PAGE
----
The future of the Canada Malting Silos is another question that looms over a long-term vision for the Bathurst Quay Community. The City is now planning to hold a design competition for the heritage site, broad enough in scope to look for creative ideas to integrate the adjacent school and community centre, along with Ireland Park. The competition winner would likely need a refined proposal for the silos, and potential public/private sector partners for revitalization.
The next stop was at Toronto Inukshuk Park, just past Coronation Park and near the east end of Ontario Place, where Keesmaat spoke of a future vision of the Ontario Place lands as a year-round, vibrant waterfront destination without residential development on the site. Recent improvements to Toronto’s waterfront have been creating a more walkable, bikeable city with improved paths, laneways and sidewalks, and new development here should build upon those connections. Harbourfront has benefitted significantly from the Queens Quay rebuild, and current projects like the Fort York Pedestrian and Cycle Bridge and the Under Gardiner project should work similar wonders for Liberty Village, King West, Fort York, and CityPlace residents.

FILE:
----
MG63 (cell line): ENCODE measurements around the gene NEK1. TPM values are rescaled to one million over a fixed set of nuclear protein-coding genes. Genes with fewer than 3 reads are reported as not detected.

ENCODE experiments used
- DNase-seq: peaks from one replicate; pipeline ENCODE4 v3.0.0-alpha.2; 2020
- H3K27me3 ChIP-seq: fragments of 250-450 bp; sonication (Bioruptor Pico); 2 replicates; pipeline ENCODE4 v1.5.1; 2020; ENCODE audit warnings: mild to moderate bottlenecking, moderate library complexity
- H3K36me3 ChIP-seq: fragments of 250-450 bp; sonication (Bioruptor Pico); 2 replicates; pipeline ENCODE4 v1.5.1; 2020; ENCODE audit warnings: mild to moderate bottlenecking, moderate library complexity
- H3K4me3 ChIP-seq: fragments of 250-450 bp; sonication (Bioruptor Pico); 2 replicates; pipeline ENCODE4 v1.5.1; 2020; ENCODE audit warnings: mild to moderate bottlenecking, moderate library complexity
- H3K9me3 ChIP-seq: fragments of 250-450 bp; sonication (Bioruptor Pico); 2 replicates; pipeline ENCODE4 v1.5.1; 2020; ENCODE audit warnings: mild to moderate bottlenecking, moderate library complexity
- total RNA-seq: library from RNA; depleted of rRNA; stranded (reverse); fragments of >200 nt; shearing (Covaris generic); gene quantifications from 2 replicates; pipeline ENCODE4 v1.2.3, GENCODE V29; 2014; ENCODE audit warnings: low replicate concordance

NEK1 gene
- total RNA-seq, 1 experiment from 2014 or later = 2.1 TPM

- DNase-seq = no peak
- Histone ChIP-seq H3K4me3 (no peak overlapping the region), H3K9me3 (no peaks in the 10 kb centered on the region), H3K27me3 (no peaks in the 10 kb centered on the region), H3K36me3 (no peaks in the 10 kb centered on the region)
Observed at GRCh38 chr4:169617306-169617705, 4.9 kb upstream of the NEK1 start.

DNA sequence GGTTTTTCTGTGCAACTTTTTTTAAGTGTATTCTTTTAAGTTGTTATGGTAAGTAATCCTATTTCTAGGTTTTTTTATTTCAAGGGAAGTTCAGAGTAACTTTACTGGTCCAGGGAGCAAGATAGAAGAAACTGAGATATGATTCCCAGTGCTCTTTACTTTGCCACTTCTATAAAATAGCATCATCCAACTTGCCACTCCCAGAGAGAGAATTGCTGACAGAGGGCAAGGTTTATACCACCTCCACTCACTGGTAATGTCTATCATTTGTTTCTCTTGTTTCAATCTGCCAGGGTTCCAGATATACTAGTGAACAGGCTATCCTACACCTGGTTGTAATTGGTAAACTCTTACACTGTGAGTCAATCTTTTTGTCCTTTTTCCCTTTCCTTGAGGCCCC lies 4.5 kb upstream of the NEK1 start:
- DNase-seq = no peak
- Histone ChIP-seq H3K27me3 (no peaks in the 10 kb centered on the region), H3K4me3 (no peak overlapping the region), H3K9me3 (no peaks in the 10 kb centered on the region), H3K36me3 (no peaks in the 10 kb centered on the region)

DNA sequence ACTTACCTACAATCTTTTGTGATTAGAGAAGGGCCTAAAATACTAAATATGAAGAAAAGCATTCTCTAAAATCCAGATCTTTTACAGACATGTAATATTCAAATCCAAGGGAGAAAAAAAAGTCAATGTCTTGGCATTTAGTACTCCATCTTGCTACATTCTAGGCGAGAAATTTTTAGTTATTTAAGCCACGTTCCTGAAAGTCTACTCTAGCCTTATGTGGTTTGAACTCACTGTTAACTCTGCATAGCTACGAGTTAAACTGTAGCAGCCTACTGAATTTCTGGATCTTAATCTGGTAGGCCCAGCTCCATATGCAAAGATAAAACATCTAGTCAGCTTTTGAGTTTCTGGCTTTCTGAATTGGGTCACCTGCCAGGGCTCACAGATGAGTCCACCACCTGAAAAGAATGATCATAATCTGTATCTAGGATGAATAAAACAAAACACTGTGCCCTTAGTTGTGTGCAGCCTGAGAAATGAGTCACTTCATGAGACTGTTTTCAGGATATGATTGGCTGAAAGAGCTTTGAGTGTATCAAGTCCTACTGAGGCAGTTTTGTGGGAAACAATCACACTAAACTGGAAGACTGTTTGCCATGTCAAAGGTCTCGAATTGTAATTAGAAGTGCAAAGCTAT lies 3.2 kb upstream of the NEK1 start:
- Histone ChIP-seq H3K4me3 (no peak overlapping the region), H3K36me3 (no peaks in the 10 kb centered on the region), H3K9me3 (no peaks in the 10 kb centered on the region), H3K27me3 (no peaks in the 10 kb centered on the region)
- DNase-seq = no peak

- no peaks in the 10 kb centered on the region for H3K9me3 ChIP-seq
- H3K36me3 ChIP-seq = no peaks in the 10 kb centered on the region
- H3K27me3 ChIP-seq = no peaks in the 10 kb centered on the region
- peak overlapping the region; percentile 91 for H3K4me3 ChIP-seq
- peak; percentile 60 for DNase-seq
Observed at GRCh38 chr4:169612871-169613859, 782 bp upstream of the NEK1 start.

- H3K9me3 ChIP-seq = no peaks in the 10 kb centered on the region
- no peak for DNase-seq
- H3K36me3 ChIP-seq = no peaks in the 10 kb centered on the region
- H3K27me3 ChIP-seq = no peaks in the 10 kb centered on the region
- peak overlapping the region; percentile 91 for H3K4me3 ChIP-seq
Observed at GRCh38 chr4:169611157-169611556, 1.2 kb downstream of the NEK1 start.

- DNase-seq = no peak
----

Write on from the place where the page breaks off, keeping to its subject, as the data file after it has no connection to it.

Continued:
The group then rounded Humber Bay on the Waterfront trail, next pausing on the Etobicoke side of the Humber Bay Arch Bridge, a local landmark since it opened in 1994. The Montgomery Sisam Architects-designed bridge was joined by the Sheldon Lookout in 1999, a landscaped point with monolithic boulders that juts out into the bay and provides great news of the waterfront and Downtown skyline on the east horizon, and Humber Bay Shores to the west. The bridge and lookout—early successes in improving Toronto's connection to the water—are thronged by people now whenever the weather is good.